Volley for the Cure is an event that happens throughout the fall sports season.  It takes place on the night of a regular season volleyball match between local high schools (Freshman, JV and Varsity all play a match), and it is done to raise awareness and funds for breast cancer charities. It’s a night where everyone wears pink, there is a festival atmosphere, and there is a giant silent auction.  There are lots of games/prizes/activities that are family-friendly–my kids love it.  The entire team of coaches, players, parents, and school community come together to pull this off, and it is truly an extraordinary event.  I would love to see you there if you are available on September 5th.  Games/Fun start at 4:30; there is a survivor ceremony at 7:00, and the Varsity match starts at 7:30.  The games and food stands (for dinner at the event) will be running all evening.  I highly encourage you to come, and please introduce yourself and/or say hello to me if you see me there. It’s a marvelous event run by an amazing army of volunteers. The local press wrote an article about it here.  (My mom and I are pictured too.) If you are survivor and you would like to attend with your family/friends, please email me.  We would love to provide free tickets and tshirts for you and your party.  My email is andersonfamilyzoo (at) gmail (dot) com . This event is special to me for a lot of reasons.  The varsity coach at Lakota West was my volleyball coach when I was in high school.  She was one of the most influential people in my life during those critical teenage years, and I am forever grateful for the positive impact she made on me.  After high school graduation, I coached in her program for three or four years during college and my first few years teaching.  We became friends during those years, and she remains important friend now.  I am so grateful for her dedication to the cause and to me personally.  (Thank you Mastermind!) I hope to see you September 5th at Lakota West High School from 4:30-8:30!...

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Taking a knee

Aug 26

As a coach I learned that when you take a knee, it engages a different part of your brain: one that deals with balance and concentration.  Coaches often have their players take a knee when they want them to listen to the pre-game strategy session.  Some athletes choose to take a knee and pray before they head out to the field.  It’s a moment of quietude, a shifting of the momentum, and a settling of the spirit. I love the analogy of taking a knee as we head into a new school year.  I want to balance my priorities and to concentrate on what matters. Last week I sent Maren off for her first day of first grade.  I might be the only mama out there who thought: whew, we made it.  Last year when I sent her off to school, I didn’t know whether I would ever be cancer-free.  After this year, I live in hopeful expectation of fifteen more years of first days of school while my babies are at home with me.  As those numbers tick down in the coming years: fourteen, thirteen, twelve,… I will be praying gratefully: Thank you Lord for letting me be here to mother them on these days.  On these milestone days, these momentus days, I have to work on that little niggling worry that lingers: what if… “What if…” thoughts are the ones that I immediately cut off.  I choose to ignore the worry, to shove down the fear, to shake off the anxiety.  I acknowledge the fear, the risk, the statistics, and then I take a knee. I ask God to help me to focus on what matters and to live in the present.  I am living cancer free, but also free of those things cancer carries with it: fear, anxiety, dread, worry, blah, blah, blah.  I am winning the physical battle, and I take a knee to honor the mental battle.  The value in my life does not actually come from the fact that there are no cancer cells in me (though I am really, really happy about that).  The value in my life comes from how I honor God, my family, and my friends as I go...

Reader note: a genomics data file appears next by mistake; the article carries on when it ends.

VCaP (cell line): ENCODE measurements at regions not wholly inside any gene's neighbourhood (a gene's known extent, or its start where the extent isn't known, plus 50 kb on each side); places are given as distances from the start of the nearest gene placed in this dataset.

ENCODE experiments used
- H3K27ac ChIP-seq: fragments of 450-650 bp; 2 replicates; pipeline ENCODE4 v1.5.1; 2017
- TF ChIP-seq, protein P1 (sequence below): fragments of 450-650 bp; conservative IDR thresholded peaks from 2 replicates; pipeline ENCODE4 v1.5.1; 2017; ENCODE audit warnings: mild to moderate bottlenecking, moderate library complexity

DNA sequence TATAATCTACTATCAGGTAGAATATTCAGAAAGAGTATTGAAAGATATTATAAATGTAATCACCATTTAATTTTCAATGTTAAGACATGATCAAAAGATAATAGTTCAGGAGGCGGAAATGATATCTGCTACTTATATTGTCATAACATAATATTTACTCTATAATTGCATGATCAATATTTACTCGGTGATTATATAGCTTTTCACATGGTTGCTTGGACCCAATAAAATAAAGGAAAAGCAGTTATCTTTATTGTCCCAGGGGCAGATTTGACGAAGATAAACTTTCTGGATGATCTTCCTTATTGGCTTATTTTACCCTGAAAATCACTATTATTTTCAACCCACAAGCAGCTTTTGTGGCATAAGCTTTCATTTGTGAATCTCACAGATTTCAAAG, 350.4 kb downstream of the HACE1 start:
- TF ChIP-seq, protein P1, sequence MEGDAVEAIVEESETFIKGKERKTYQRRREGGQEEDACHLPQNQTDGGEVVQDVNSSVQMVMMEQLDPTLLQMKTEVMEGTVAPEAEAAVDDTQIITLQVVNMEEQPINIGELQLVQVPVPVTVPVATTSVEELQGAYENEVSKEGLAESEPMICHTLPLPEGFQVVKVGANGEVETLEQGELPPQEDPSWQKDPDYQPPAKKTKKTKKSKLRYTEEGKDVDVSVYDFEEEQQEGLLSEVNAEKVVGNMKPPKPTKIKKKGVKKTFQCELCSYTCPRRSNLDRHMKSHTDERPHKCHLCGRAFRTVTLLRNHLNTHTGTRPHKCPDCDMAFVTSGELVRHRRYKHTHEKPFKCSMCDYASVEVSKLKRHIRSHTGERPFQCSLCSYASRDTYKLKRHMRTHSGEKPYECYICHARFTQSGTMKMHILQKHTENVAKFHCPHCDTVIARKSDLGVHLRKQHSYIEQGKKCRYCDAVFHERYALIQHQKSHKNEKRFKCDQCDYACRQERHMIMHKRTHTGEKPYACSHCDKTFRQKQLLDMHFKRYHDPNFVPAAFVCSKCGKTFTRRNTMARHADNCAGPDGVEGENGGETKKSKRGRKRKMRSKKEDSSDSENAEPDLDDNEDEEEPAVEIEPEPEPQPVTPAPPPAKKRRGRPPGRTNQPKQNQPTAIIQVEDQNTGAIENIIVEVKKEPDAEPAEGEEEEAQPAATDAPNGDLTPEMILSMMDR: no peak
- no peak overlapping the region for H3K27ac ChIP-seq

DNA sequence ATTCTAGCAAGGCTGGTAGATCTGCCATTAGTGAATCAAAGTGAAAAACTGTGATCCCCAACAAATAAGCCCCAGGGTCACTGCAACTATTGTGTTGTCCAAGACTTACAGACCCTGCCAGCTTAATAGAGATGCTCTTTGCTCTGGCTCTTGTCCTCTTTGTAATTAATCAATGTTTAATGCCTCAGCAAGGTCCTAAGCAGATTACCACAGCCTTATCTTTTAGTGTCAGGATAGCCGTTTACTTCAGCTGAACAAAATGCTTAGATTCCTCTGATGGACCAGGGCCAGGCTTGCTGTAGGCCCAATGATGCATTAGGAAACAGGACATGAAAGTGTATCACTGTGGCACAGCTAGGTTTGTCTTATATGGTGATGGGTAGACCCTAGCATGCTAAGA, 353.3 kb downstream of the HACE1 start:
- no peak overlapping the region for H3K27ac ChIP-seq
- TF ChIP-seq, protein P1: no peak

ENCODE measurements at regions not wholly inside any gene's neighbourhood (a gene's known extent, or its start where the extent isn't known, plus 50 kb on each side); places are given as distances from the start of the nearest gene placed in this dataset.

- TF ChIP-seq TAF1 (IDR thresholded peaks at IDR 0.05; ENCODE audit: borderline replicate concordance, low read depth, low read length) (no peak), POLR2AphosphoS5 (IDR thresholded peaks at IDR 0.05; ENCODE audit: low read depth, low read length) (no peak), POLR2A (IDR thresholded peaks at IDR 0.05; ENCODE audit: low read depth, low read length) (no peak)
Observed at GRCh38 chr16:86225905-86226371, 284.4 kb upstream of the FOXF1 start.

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My big girl

Aug 26

My big girl

This is my favorite back-to-school picture.  Not because of the pose or the cuteness but because it brings me back to the moment.  It’s you, Maren, charging off the bus (after a great first day) and on your way to me.  You took off from the steps of the school bus and started running for me.  You leapt five feet in front of me and jumped into my arms.  (It’s a miracle we didn’t both go down.)  You clung to me like a monkey and I kissed the top of your head and told you how much I missed you all. day. long.  Greta, also thrilled that you were home, danced a little jig beside us and gave you a hug when you finally let go of me. You are uninhibited, you are free, you are gorgeous.  I love you to the moon and back. I’m outed as not-a-Pintrest-mama because I do not have you holding a picture of a sign that says “I’m in First Grade”.  Sorry kiddo.  I did write a note to you and put it in your lunchbox which, as expected, delighted you.  You had a wonderful first day, though it was a loooong day.  You asked if you could skip recess and come home sooner.  Leave it to you to ask to skip recess, of all things. You are antsy to get started on important first grade things and done with the back-to-school procedural stuff.  (I’m with you on that one; I was that was as both a student and as a teacher.)  You are thrilled that Mrs. Heart is your teacher again, and you made a new friend on your second day of school.  I’m so proud of you. We made it monkey Maren… First Grade.  I am so excited to watch you grow.  I pray God gives me the strength to nuture your kind, loving spirit and to give you wings to fly. I love you sweet girl....